Wake up, Polly Parrot.


Rock, Jazz, and Literary Values
by Brian Plante

I've seen the debate over literary values vs. traditional storytelling bandied about in several places in the past few weeks. The March Fantasy & Science Fiction has an editorial on the subject, as does the February Scavenger's Newsletter , and a lot of recent on-line chatter on Genie has dealt with this topic. This seems like a good time to air my two cents worth.

The issue at hand is whether genre writers should attempt to raise their craft to artistic heights or continue to provide easily accessible entertainment for the masses. On the one hand, you have the more "literary" writers, creating sophisticated forms of fiction in highly stylistic prose. On the other, there's the meat-and-potatoes storytellers, writing plot-driven stories using simple, straightforward language.

Consider genre fiction like music. I liken the high literary styles of writing to the more refined types of music, like jazz and classical. The simpler modes of writing are like pop, rock and rap music. Certainly each type of music has its fans, but who's to say which types of music are more valid?

Let's carry the analogy further. Pop and rock music, because they are more basic and accessible, will always be more popular than jazz. More people can relate and enjoy them on the first listening, without having to understand all the fine nuances and history of the tradition. It's easy to like these forms of music, and that has a lot of appeal for a great many people who listen casually.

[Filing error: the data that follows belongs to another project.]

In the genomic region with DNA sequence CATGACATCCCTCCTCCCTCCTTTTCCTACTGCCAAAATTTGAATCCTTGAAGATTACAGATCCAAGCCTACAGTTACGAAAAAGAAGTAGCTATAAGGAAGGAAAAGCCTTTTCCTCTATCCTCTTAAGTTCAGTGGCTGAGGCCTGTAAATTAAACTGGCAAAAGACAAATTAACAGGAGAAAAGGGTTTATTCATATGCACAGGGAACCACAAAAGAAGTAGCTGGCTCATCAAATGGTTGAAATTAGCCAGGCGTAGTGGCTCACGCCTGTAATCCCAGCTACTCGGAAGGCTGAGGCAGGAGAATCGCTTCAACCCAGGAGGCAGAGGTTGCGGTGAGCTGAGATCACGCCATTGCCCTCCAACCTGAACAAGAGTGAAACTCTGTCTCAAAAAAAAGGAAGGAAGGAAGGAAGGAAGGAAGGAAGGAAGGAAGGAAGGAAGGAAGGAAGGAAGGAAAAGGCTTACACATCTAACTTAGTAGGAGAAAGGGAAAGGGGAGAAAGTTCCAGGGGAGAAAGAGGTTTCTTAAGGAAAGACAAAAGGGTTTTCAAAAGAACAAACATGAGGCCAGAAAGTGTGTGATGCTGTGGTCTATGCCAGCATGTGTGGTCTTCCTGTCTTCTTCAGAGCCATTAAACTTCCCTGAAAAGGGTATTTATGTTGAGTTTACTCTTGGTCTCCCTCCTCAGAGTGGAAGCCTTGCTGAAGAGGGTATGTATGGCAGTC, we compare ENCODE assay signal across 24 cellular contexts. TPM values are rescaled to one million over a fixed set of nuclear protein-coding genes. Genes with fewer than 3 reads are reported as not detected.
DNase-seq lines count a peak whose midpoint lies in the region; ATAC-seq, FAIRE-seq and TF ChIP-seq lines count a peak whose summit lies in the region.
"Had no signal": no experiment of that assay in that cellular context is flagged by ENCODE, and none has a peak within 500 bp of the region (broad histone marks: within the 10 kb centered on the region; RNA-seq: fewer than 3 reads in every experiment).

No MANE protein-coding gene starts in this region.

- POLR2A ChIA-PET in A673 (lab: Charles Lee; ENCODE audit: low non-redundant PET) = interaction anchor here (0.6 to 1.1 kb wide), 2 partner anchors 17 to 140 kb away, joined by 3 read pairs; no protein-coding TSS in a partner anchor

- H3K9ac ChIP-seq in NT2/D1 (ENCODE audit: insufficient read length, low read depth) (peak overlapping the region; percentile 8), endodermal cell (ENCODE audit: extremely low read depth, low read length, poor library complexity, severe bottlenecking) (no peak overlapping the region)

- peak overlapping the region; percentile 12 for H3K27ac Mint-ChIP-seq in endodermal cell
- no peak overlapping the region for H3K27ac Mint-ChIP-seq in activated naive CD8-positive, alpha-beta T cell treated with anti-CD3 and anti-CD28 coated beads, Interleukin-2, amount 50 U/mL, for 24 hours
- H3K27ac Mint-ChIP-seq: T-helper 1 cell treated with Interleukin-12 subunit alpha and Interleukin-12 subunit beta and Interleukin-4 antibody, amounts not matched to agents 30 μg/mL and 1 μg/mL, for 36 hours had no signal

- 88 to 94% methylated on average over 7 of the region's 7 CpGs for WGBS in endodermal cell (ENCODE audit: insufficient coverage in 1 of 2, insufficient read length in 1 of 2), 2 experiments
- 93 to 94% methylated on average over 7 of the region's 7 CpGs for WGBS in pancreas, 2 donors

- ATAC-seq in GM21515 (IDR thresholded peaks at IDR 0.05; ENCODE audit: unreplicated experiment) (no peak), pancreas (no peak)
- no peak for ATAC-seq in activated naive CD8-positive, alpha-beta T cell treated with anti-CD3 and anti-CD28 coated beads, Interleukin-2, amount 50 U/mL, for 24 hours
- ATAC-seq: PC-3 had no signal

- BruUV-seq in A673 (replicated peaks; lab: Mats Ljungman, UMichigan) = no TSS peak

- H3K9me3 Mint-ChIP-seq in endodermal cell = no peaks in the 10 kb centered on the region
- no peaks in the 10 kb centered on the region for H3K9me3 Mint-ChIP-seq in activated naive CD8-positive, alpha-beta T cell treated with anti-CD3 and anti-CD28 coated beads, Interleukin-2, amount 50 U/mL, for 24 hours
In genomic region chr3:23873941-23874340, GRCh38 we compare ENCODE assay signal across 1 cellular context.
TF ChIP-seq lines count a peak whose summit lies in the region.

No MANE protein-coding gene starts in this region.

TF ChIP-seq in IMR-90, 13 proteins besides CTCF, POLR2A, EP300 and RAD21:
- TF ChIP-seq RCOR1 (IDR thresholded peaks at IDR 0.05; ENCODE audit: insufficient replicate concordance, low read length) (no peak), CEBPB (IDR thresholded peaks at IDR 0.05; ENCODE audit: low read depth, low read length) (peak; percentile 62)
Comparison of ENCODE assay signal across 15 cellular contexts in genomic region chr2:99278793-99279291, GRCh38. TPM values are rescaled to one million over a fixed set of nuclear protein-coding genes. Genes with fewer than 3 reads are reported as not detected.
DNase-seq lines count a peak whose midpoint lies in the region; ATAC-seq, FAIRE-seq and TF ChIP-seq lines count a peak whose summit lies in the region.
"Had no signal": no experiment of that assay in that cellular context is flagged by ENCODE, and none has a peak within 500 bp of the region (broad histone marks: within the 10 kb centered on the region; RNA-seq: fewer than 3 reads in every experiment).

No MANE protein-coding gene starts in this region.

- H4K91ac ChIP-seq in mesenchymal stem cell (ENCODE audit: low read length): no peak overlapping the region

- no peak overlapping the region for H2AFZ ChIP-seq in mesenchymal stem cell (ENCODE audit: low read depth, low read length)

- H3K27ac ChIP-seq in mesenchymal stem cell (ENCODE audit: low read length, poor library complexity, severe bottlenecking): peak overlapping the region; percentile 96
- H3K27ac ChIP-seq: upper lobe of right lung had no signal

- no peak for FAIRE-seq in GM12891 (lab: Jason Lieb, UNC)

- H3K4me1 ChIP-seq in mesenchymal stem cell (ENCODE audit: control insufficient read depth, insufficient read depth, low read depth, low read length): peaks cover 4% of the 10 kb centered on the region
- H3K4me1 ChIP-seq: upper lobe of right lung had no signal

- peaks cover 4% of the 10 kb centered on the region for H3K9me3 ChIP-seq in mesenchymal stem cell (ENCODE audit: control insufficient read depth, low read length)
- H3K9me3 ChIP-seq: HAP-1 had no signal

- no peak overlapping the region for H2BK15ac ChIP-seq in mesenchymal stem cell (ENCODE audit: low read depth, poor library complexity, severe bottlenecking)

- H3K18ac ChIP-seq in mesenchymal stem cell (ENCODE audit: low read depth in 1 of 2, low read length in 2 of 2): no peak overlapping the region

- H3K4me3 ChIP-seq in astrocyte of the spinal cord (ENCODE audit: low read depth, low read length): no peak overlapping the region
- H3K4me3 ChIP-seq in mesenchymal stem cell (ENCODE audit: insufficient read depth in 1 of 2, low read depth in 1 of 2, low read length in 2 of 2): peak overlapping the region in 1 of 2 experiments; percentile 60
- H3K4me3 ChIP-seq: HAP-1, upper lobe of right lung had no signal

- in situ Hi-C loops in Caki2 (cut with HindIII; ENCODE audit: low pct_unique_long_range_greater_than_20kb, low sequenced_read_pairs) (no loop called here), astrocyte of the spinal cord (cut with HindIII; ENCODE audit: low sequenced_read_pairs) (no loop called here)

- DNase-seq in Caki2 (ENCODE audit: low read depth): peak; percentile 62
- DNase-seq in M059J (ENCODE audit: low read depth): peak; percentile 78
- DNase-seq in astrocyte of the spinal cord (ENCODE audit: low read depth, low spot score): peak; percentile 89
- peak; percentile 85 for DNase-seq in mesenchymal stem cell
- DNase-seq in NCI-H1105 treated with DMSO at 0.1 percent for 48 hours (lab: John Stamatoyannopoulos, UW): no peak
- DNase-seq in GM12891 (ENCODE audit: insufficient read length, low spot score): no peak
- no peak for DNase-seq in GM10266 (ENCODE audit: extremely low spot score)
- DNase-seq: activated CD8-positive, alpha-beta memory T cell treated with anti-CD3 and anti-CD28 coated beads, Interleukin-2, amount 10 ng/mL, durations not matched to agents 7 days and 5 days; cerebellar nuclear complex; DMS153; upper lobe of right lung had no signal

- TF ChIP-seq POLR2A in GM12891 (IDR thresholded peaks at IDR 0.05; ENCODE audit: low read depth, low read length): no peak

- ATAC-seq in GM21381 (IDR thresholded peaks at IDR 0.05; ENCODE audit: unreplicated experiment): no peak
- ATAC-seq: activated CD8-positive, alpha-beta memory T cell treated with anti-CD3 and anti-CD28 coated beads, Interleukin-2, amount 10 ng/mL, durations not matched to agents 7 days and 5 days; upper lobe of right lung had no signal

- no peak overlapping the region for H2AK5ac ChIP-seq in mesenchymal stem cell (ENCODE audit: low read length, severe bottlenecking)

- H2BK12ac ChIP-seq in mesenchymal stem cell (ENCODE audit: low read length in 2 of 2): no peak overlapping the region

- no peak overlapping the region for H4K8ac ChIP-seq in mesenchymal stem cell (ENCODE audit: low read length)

Jazz and classical music take some extra work to appreciate. Kids don't intuitively like these forms of music. It's only over time, when one has become a more discriminating listener that one begins to appreciate the finer details and superior musicianship that these forms offer. There is great richness in the more refined forms, and the effort a listener invests to understand these idioms pays off for them.

Sometimes, when I'm in a mood for it, I listen to jazz and classical music. Most times, though, I prefer pop music. The Beatles still rule my CD player. My tastes in reading run similarly. On occasion, I can appreciate an insightful, highly literate character study, but most of the time I just want a damn good story. I read genre fiction primarily for entertainment, and highly sophisticated literary techniques are often lost on me. When I'm reading for fun, I'm just not reading that deeply to care about whether the prose is sparkling or pedestrian.

The literati insist that the readers should be educated to understand and appreciate the finer points of good writing, just as the disdainful jazz and classical musicians look down their noses at the wild-haired rock musician playing three-chord ditties to the masses. The rock musicians laugh all the way to the bank.

Where should you stand as a writer? From an exclusively commercial standpoint, the plot-driven story, written in simple, clear prose will always have an audience. Highly stylistic "literary" prose is a smaller niche. Maybe that's a niche you are comfortable with, maybe not. I'm not suggesting you should dumb down your writing, but rather that you shouldn't try to force overly literary tricks in your writing just because you think it's required.

As for myself, I mostly write traditional plot stories in a fairly unadorned style. Once in a while I'll throw in some embellishments to make my prose look a bit more polished, but it's still simple storytelling. It's not the type of stuff that will win me awards, but I do sell a story now and then.

Maybe some day, when I've been writing longer, I'll develop a more literary style. And maybe I'll listen to more classical music as my listening tastes mature. A more artistic writing style may come naturally as I get better at writing, but I'm not trying to force it. I'm just trying to write good, entertaining stories. I think it's a mistake for any writer to decide that what he's doing is art. Whether something is "art" is always up to the audience to decide. When the artist decides that what he's doing is art, it's often just pretension.

Copyright © 1997 Brian Plante, first appeared in The New Jersey Graveline , March 1997.

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